Speakers noted that some of the most draconian aspects of the initial bill have been watered down since the motions were originally drafted, thanks to the kind of constructive lobbying pursued by Prospect and other unions.
However, there remains much in the Act which seeks to weaken trade unions, conference was told, and that as a piece of legislation it fails to recognise the modern and progressive nature of the movement.
Andrew Brellisford from Dft branch said that campaigning must continue despite the fact that the bill had now been passed into law. He highlighted the new right of employers to draft in agency workers to cover for striking staff as one of the most concerning aspects of the Act.
These remarks were echoed by Gordon McNab of the Air Traffic Systems Specialists branch, who added: “We engage with employers to try to improve the workplace. The Act will damage good industrial relations.”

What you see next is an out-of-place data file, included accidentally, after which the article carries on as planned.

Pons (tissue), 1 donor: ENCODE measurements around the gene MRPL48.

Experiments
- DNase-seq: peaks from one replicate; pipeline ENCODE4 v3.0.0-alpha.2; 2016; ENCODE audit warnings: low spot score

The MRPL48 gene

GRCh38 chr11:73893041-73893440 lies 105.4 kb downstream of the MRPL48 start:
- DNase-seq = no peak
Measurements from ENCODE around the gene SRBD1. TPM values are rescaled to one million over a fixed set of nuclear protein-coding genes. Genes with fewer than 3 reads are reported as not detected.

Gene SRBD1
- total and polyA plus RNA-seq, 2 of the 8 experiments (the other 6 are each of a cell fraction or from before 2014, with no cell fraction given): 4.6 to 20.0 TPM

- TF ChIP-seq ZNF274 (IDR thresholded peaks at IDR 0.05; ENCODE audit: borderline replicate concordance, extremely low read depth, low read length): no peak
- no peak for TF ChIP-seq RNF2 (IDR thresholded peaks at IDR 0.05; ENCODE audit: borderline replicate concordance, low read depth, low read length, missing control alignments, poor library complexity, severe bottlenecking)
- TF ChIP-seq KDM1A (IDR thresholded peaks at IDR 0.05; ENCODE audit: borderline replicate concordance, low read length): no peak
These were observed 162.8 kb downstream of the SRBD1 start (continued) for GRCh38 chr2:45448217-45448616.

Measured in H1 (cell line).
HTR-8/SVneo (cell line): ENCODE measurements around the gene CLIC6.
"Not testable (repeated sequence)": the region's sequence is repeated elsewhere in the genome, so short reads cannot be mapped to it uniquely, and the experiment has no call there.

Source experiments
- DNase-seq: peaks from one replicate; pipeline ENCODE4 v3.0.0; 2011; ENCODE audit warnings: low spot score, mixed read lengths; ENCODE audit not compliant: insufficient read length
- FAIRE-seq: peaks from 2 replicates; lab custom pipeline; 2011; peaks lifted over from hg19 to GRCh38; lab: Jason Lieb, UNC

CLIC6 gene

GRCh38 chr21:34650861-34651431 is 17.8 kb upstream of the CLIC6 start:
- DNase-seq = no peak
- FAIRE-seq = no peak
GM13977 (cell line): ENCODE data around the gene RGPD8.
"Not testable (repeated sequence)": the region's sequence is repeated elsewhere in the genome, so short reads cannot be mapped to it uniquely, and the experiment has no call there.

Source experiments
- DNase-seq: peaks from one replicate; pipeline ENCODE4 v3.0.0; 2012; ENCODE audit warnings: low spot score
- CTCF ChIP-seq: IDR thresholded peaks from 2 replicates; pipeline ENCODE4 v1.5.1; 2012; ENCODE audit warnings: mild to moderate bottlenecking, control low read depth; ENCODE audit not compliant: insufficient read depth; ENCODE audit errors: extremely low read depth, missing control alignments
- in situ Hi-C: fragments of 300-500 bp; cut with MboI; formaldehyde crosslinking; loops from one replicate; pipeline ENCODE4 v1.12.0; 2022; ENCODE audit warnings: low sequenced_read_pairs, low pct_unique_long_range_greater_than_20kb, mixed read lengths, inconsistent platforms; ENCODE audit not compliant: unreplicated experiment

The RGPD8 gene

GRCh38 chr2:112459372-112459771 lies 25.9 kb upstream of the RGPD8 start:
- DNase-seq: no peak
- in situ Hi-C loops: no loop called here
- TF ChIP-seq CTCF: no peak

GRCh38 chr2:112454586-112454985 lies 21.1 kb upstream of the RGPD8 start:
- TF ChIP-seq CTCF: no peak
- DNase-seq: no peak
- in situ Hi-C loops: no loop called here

David Hunter from Scottish Government branch hailed Prospect’s approach to campaigning on the legislation. “It was looking much worse back in February, but things were stripped from the bill thanks to the constructive approach of Prospect and other unions. We didn’t shout or scream but made reasoned arguments. It is now much less sinister.”
Keith Flett from BT Central London HQ said the conference gathering demonstrated the diverse, modern face of Prospect and other trade unions. “We’re not all Marxists with beards spending all their time on strike,” he said.
“The TU bill was about saying we’re a narrow section of society when in fact we have a broad range of views and opinion…We need to promote ourselves and the work that we do. We need to underline the important role that we play in national life.”